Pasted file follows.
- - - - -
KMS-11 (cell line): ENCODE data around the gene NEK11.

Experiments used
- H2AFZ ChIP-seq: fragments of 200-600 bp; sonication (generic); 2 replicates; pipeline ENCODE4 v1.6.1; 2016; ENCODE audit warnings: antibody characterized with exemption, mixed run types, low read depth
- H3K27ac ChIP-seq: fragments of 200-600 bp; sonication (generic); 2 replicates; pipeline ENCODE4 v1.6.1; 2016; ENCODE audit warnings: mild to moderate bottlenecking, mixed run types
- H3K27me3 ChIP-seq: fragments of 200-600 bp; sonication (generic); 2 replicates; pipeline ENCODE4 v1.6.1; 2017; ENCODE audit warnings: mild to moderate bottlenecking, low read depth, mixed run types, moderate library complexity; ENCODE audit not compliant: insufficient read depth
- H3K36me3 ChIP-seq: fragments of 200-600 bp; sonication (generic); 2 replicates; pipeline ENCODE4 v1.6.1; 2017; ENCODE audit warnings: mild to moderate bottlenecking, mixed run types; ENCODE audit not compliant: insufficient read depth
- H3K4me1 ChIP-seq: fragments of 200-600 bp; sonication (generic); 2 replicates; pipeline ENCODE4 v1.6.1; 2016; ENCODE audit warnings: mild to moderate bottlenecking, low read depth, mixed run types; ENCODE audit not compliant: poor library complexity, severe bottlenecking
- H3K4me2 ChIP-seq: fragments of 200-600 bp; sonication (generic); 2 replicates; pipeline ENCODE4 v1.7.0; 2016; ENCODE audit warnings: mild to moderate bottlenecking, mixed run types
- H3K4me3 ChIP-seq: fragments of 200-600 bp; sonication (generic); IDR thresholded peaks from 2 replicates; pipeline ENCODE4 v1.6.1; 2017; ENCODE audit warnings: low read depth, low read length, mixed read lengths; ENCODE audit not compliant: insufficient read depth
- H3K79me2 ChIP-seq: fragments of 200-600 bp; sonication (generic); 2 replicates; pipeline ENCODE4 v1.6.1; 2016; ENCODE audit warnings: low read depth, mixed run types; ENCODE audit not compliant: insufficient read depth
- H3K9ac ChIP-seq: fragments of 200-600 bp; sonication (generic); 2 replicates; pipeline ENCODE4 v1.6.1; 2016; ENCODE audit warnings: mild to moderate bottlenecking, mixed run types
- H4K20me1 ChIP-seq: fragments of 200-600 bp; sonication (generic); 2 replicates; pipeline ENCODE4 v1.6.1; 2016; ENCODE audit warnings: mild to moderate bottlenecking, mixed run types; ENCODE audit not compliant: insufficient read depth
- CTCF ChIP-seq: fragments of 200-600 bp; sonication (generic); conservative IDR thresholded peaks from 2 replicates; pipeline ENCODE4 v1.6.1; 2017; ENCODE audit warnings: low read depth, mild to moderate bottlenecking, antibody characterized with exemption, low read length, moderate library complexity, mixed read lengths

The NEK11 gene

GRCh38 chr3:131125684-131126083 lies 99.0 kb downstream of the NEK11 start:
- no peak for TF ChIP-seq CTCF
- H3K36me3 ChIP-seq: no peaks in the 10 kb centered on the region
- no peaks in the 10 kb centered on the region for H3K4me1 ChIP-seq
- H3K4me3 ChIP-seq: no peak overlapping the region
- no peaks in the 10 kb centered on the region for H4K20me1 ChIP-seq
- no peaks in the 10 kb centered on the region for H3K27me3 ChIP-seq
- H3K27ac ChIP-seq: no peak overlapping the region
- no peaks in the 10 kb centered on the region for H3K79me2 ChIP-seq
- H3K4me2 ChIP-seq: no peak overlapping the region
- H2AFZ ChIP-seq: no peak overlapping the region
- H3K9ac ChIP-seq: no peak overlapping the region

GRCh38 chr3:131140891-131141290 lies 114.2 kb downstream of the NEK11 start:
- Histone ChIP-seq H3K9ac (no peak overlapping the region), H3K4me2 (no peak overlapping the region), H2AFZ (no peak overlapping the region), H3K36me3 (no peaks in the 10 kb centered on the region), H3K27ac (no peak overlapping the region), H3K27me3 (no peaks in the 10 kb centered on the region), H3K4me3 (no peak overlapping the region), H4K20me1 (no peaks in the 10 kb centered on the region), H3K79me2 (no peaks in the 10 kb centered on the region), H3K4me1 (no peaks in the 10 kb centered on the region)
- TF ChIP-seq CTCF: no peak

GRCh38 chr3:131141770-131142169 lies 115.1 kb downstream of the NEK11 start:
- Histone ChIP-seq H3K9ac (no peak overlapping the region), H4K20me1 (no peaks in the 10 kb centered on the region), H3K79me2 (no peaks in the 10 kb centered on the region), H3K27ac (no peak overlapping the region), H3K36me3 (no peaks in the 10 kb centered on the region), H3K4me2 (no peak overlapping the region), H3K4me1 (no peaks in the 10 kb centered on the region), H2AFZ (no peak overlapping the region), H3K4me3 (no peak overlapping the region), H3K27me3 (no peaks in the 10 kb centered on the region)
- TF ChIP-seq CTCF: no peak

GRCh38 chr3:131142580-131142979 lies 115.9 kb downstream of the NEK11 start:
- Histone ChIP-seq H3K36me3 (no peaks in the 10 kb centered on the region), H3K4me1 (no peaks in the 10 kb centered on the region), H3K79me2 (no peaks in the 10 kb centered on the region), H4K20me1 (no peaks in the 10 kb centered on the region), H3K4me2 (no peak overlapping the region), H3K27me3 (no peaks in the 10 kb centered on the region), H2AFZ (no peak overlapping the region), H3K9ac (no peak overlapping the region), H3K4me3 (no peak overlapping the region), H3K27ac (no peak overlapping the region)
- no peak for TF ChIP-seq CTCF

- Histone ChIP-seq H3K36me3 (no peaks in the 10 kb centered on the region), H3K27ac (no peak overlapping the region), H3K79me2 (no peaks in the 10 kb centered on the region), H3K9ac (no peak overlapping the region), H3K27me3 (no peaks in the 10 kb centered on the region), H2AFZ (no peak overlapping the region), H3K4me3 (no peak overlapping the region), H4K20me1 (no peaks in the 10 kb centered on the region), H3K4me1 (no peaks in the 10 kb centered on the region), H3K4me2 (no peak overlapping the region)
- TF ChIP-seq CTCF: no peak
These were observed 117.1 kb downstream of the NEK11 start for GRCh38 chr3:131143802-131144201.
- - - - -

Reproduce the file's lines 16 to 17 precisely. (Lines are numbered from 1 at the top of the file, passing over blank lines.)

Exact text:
- no peak for TF ChIP-seq CTCF
- H3K36me3 ChIP-seq: no peaks in the 10 kb centered on the region